Home Diocesan News Deacon Scott Kopp: ‘There was always part of me that wanted more’
Deacon Scott Kopp: ‘There was always part of me that wanted more’ Print E-mail
Written by Pete Sheehan   
Friday, 16 June 2017 14:19

When he was a child, Deacon Scott Kopp recalled, “I used to play priest.


“I’d flatten pieces of Wonder Bread for hosts and I cut a hole in my mother’s hand-knit afghan for a chasuble,” he said with a grin. “I don’t think my mother ever found out.”


Still, it took years and many twists and turns for young Scott Kopp’s imaginative forays into the priesthood to become reality. Deacon Kopp and Deacon Zachary Coulter (see related story, this page), are set to be ordained priests by Bishop George V. Murry, S.J., at 10:30 a.m. June 17 in St. Columba Cathedral, Youngstown.


Deacon Kopp grew up in Dover, Ohio. His father, David Kopp, is a retired steel worker. His mother, Mary Lou Comignaghi, works at a credit union. His stepfather, Michael Comignaghi, runs an insurance agency. He has one brother, David Kopp.


He attended Dover public schools and was very involved in his parish, St. Joseph, run by Capuchin Franciscan Friars.


He studied theater at the University of Akron, performing at E.J. Thomas Hall and the Akron Civic Theatre. So successful were his theatrical pursuits that he received an internship at the Santa Fe Opera – one of the bigger regional theater programs in the country, Deacon Kopp said.


Despite his theatrical successes, “I had problems with the moral environment” he encountered. He hoped that in larger programs the atmosphere would be different “but it was the same in Santa Fe.”


Although his boyhood interest in the priesthood had waned, Deacon Kopp said, that interest was reignited his junior year when “I was trying to figure out what was my faith, what was life, what did I believe.”


After graduating from Akron in 1997, Deacon Kopp decided to pursue a priestly vocation. From his association with the Capuchins at his parish, he applied to that community.


For one year, he studied at the Capuchin program at Borromeo Seminary, Wickliffe, Ohio, and lived in a couple of other Capuchin communities before advancing to a Capuchin novitiate near Pittsburgh.


Yet, after two years “I began to see that my calling was not to religious life.” So, he withdrew from the Capuchins and began “trying to figure out what I wanted to do with my life,” as well as looking for gainful employment.


He got a job at St. Anthony of Padua Parish, Parma, as a youth minister. “I learned that I really liked youth ministry.”


One problem was “that I had to wait for the kids to get out of school to work with them and after school they might have other conflicts.” So, after two years he became a campus minster at Akron Archbishop Hoban High School, where he remained for a decade.


“It was wonderful,” Deacon Kopp said. He arranged retreats, talks, and service activities with the students and spent time with individual students. He found the students and the school community in general supportive of his endeavors.


“There were always people who were willing to help,” Deacon Kopp said. One project, which took students into the Akron inner city to help homeless and poor people, always had more students ready to sign up than there were openings.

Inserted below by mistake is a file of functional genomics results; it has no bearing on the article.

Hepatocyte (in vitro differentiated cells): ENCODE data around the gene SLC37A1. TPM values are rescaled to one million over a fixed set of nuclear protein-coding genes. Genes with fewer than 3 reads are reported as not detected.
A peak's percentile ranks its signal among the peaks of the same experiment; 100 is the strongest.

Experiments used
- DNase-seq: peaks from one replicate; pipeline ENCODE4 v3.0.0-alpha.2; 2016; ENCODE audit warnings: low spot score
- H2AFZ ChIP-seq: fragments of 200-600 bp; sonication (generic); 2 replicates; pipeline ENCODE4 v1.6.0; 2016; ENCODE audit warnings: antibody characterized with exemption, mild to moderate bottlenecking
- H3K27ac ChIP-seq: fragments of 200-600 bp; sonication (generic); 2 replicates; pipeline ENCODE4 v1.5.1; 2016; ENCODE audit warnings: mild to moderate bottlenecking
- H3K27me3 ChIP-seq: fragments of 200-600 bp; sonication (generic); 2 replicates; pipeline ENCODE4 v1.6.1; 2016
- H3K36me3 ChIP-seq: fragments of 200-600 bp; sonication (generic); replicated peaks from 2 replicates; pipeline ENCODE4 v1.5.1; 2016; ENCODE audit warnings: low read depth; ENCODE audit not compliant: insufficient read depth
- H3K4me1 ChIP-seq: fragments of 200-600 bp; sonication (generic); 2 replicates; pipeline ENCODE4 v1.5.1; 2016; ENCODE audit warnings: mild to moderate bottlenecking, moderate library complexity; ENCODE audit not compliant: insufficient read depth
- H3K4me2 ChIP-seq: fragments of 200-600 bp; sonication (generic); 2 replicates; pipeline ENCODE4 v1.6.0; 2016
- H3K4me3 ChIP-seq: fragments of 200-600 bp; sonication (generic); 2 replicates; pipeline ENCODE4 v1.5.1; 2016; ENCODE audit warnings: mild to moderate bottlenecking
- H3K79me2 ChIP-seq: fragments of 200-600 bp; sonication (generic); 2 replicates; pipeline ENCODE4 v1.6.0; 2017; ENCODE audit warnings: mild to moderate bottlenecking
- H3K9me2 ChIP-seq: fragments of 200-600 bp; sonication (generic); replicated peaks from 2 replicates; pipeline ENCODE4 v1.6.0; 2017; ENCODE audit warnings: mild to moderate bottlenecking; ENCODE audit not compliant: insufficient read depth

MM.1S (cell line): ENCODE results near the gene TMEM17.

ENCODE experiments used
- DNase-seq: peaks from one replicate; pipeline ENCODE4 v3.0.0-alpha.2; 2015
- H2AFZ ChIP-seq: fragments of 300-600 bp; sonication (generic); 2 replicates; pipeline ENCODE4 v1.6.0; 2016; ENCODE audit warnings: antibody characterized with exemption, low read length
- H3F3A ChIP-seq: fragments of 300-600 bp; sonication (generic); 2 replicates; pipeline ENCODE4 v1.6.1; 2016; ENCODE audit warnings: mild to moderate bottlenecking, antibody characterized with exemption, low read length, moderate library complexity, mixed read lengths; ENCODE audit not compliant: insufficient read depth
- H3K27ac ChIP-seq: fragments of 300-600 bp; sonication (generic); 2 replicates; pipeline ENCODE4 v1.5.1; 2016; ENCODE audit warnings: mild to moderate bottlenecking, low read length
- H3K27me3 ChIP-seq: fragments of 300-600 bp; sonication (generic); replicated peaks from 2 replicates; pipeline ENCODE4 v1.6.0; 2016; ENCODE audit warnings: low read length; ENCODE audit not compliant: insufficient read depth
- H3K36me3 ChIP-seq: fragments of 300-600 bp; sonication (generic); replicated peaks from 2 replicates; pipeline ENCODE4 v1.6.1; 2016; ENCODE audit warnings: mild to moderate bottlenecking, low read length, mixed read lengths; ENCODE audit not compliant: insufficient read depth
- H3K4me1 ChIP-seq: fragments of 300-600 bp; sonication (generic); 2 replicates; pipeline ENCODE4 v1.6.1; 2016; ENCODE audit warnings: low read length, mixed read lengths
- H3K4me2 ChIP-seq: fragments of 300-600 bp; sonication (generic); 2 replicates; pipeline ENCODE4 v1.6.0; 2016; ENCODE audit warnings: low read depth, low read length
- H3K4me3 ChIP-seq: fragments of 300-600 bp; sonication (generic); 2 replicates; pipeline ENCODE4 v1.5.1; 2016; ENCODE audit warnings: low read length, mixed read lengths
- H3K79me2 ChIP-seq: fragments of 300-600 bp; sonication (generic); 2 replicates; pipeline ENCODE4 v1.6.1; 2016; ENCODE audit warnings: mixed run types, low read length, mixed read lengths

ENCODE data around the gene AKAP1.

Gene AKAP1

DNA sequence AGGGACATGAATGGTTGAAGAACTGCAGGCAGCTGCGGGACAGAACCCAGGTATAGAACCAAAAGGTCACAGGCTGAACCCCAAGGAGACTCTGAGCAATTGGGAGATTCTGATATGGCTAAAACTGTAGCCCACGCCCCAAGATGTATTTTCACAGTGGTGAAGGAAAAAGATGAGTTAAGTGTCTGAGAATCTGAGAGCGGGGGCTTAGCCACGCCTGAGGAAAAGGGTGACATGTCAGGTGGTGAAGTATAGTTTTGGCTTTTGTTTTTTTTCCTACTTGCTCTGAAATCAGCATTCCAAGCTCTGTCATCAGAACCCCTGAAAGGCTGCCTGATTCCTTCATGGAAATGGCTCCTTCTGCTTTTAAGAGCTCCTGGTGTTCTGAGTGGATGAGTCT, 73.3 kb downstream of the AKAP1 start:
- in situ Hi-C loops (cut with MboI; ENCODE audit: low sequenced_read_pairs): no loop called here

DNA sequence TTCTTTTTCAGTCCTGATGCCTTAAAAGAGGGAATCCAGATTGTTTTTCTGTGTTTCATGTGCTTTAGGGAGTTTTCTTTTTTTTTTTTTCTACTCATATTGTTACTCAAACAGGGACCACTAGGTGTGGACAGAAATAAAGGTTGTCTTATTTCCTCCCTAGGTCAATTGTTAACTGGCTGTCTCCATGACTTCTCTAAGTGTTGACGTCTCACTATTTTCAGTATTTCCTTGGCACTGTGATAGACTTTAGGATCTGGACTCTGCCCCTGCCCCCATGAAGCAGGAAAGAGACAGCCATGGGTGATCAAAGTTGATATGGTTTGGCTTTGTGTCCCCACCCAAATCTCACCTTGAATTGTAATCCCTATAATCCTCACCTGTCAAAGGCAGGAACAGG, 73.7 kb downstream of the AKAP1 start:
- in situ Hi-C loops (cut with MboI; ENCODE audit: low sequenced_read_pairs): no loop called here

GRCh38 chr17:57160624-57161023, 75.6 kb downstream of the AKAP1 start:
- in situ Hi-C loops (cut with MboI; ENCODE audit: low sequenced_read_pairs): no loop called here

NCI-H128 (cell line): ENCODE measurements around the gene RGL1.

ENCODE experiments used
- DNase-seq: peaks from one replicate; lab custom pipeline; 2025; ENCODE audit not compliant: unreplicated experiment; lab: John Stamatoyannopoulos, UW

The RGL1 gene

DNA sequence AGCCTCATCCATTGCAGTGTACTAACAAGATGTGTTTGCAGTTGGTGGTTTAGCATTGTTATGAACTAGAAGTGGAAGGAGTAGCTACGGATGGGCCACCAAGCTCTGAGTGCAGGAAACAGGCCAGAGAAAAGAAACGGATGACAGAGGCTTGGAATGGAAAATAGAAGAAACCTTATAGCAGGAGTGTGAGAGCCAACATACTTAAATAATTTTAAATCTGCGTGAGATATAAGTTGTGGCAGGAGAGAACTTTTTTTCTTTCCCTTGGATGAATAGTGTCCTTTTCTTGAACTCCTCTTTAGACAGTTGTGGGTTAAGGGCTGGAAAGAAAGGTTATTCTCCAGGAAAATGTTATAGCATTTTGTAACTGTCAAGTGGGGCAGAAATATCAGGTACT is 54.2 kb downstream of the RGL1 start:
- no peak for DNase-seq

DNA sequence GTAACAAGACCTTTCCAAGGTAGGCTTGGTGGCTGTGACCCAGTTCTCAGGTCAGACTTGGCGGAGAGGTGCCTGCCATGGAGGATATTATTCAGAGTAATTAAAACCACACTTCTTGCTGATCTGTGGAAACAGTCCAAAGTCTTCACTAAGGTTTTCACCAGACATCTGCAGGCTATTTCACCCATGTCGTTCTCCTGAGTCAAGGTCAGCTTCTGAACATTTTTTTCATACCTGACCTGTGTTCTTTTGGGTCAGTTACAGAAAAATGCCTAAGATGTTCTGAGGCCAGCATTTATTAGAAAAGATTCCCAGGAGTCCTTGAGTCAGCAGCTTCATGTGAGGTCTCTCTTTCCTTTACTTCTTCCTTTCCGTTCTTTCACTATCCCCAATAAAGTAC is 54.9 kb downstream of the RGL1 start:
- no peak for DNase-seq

In addition, because Hoban is sponsored by the Holy Cross Brothers, there were connections with Holy Cross communities around the world, offering opportunities for him to bring in speakers as well as for his students to visit other cultures.


“I took students to Mexico, to West Africa,” Deacon Kopp said.


While at Hoban, he also pursued graduate studies in theology at Walsh University, North Canton.


Though he enjoyed Hoban, Deacon Kopp noted, “there was always part of me that wanted more. It took me a while to figure it out,” but eventually he discerned a calling to the diocesan priesthood.


His home parish is in the Columbus Diocese but because Dover lies on the outskirts of that diocese, Deacon Kopp said, he felt closer to the Youngstown Diocese – particularly through his connection to Walsh.


He applied in 2012 and was accepted and began his studies at Mount St. Mary’s Seminary in Cincinnati. Progressing through the seminary, he spent his parish internship at Kent St. Patrick. “It’s great parish with a lot of opportunities to do great things.”


Ordained a deacon last year, he finished his final year at the seminary in May and looks forward to beginning his priestly ministry. “I really want to get back to work.”


Deacon Kopp has a suggestion for anyone who might be thinking about their vocation – whether as a priest, deacon, religious, married person, or single person.


“Everyone has a calling but it has to be discerned,” Deacon Kopp said. He suggested that of the three basic things that most active Catholics do – going to Mass, prayer, and volunteer work – “just increase it a little.”


Rather than just going to Mass on Sunday, go one more day a week. If you pray five minutes a day, try 10. If you volunteer once a month, try increasing it to twice a month or once a week, he advised.


“Prayer, Mass, and service to others are all ways that God speaks to us,” Deacon Kopp said. Engaging in these practices, in addition to offering more opportunities to hear God’s voice, “will transform you to better hear Him even at other times.”

 
 

Church Budget Envelope & Mailing Co.

Please update your Flash Player to view content.
You need to install Adobe Flash Player to view ads.
Please update your Flash Player to view content.